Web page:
Data Access Diskette
produced by Sam Sternberg
Ordering infomation: $23 (including GST, PST;
specify 3.5 or 5.25 inch diskettes; cheques payable
to Sam Sternberg, 187 Searle Avenue, North York,
For additional infomvition, call Sam at
(416) 636-3354 during business hours.
Electronic Resource reviewed by Dean Tudor
Wow, there's a lot of stuff on this disc (660k)! If you live in
the Toronto area, or if you use the phone a lot, you'll love the
material here. If you're looking for data about another region,
this disc won't be of immediate value. But perhaps something similar
exists locally for you.
Data Access contains seven files: one introduction, three instructional
and three data files. All of the material is in ASCII format, so
it can be used with any word processing program (Word, WordPerfect,
WordStar) or any information management program (such as askSam).
You can use Windows, DOS, OS/2 or UNIX. Data can be read by any
computer: if you have a Mac, just use the conversion program.
The instructional files tell you how to use the local dial-in data
services and list all those now publicly accessible in Metro Toronto.
Another file explains the use of online databases and lists all subsidized (read free or cheap) resources
available in the Toronto area, with subject codes and breakdowns.
There is also a beginner's file for very basic instructions on research
The data files are the important ones. The file "CD-ROM"
names the CD-ROM discs currently available in Metro Toronto, describing
contents and locations. "Library" names the libraries
within the Metro area that admit the public, with names, addresses,
phone numbers, descriptions of collections, subject strengths, etc.
"Subject" is a quasi-index. It lists CD-ROMs, libraries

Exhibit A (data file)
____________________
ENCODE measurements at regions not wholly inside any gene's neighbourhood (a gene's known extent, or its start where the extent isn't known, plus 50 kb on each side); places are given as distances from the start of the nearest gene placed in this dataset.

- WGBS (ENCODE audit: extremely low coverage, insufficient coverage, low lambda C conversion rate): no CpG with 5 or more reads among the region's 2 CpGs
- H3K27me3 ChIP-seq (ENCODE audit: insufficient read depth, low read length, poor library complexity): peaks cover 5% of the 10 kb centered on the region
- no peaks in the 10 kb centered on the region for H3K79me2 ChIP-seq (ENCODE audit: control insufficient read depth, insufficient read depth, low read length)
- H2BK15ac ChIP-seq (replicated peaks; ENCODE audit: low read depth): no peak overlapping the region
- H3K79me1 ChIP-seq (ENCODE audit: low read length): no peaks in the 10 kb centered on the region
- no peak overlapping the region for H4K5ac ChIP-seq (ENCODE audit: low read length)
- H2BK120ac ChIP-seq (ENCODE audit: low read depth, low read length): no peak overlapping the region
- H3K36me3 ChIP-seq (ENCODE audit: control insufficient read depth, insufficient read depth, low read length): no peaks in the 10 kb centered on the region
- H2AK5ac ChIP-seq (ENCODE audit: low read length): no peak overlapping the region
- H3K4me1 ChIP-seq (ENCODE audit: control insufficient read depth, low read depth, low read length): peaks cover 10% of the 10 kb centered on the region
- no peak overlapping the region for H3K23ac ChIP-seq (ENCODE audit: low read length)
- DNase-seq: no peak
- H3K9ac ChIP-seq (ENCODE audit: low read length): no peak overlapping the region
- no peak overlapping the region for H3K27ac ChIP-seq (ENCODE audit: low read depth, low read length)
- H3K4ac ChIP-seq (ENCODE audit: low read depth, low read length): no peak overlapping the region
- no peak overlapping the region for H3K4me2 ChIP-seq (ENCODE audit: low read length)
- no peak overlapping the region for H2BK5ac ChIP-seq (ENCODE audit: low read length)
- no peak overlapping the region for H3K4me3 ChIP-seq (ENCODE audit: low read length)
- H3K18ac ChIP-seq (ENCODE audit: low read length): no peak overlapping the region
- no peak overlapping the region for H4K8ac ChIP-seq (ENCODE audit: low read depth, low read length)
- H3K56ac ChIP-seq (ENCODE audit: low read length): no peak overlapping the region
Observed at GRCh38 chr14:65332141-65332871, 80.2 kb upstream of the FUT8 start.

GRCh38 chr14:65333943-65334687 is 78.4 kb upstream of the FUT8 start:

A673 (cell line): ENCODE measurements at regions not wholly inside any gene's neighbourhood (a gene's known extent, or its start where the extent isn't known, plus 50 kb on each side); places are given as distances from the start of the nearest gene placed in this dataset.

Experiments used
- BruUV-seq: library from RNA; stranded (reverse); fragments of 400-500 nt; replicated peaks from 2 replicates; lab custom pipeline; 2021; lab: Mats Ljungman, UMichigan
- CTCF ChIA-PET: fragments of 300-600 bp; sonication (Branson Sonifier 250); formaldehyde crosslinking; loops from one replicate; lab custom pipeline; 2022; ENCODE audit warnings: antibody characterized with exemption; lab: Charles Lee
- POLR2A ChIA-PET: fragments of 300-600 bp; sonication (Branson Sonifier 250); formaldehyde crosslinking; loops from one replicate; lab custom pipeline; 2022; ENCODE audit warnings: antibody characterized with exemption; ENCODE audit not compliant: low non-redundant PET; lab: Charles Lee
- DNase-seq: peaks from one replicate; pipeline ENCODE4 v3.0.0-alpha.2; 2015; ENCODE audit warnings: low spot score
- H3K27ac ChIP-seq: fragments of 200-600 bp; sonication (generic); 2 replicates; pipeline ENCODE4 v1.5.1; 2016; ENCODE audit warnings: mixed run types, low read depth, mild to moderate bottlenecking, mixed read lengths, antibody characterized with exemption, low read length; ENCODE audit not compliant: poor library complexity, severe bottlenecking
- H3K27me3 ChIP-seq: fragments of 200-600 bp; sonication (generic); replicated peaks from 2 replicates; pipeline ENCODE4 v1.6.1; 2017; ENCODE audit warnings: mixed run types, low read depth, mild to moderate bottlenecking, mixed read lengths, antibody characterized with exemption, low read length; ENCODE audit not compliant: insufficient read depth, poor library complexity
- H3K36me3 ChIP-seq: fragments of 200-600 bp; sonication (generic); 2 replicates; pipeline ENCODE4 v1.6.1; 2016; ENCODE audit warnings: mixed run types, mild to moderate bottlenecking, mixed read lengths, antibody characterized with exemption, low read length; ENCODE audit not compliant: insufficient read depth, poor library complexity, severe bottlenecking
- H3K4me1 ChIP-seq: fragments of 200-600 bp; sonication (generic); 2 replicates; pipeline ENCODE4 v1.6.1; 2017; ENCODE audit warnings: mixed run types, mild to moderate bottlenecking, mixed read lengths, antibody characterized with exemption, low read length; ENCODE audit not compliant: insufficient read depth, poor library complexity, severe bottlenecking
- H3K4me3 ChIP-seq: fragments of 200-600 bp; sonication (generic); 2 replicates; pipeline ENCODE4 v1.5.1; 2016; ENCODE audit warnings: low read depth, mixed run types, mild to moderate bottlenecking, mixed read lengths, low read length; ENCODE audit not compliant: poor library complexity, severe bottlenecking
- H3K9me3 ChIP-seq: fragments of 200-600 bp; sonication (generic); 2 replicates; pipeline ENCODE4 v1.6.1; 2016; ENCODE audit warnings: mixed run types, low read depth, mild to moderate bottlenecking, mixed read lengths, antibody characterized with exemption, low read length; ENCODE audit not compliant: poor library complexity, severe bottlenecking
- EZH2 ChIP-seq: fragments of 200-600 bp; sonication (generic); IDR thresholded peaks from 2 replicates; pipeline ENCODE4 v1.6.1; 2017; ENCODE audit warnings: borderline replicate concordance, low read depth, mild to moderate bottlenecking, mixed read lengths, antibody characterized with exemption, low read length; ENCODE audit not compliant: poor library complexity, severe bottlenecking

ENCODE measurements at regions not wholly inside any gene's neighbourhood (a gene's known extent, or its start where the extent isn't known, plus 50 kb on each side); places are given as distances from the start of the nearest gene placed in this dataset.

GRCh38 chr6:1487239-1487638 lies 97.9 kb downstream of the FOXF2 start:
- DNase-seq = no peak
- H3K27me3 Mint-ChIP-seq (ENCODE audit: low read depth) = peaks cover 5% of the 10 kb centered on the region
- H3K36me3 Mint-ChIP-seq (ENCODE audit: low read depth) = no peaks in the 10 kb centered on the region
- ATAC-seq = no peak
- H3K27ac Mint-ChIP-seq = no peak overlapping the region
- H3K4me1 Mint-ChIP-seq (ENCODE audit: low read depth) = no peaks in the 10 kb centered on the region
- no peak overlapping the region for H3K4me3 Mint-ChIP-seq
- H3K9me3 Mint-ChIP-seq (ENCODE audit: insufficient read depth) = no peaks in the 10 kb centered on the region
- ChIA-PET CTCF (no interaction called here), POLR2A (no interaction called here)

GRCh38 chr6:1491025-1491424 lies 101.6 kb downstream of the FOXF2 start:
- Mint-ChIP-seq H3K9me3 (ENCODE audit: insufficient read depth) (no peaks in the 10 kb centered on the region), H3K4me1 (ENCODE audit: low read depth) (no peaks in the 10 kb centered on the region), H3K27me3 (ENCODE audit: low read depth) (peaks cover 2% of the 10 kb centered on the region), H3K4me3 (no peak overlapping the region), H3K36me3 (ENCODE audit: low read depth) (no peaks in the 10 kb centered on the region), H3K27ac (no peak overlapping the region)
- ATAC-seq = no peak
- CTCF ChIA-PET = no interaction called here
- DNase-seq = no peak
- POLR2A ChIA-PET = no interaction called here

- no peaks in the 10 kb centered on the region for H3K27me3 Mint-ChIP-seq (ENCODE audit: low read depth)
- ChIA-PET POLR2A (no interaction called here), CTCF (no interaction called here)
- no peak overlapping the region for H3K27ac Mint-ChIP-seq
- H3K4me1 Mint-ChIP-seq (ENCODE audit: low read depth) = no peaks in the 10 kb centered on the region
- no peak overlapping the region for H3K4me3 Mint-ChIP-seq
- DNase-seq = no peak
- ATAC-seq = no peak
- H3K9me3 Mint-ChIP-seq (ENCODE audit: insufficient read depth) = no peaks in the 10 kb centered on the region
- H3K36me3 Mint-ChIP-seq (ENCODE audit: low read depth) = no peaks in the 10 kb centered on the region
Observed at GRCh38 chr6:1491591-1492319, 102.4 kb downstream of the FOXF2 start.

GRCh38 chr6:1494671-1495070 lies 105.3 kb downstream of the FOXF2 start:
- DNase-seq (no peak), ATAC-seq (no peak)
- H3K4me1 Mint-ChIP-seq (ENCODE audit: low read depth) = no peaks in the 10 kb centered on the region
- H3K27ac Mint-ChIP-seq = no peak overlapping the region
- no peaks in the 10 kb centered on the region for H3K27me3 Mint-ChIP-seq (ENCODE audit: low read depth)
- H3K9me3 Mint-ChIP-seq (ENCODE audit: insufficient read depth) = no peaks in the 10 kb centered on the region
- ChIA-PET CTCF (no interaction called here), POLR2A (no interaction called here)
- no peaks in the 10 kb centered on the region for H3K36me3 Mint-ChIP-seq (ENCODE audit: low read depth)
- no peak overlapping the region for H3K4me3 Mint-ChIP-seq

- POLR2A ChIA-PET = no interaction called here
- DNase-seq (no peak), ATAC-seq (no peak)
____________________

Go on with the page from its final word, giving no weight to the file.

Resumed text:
and full text services for 70 major subject areas. This latter file
should be the starting point for any focused search for information
on a specific topic.
Everything appears to be cross referenced: the set is designed to
speed up your access to data in the libraries of Metro Toronto,
with an emphasis on using computerized services to improve research
accuracy and thoroughness, and cut the time and expense involved
in locating information.
It's an extremely useful tool, in my opinion, but researchers need
to remember that (a) it's restricted to data found within publicly-accessible
libraries in the Metro Toronto region; (b) it doesn't consider
electronic bulletin boards or other networks; and (c) a freetext
indexing program is needed to retrieve and compare data drawn from
the files (that is, you cannot just type in "environment"
or "North York" and expect to capture everything on the
On the other hand, for $23 it's a bargain, particularly since it
costs about $30 (tax included) to buy a 170-page hard cover first
If you want to, you can, of course, print out files for reference.
You can update the files on your own, move material around to consolidate
what you specialize in, and so forth. Be aware that these are just
text files, and that they look like a book on a screen. There's
no real magic here, just a lot of useful data, well assimilated
within the constraints of simple ASCII text files for import into your own set of computer programs.
Sternberg also has an updating service on his own BBS, which has
additional new sources. It's updated every week and costs $50 a
year to subscribe. Perhaps, if you have a modem, you could phone
Sternberg directly, join the BBS for $50 and download Data Access
for free (that is, its cost would be part of the $50 fee, which
gets you updates and extra material beyond the Toronto region).
Check it out!
Published in Sources, Summer 1993
Sources, 489 College
Street, Suite 201, Toronto, ON M6G 1L9.
Phone: (416) 964-7799 FAX: (416) 964-8763
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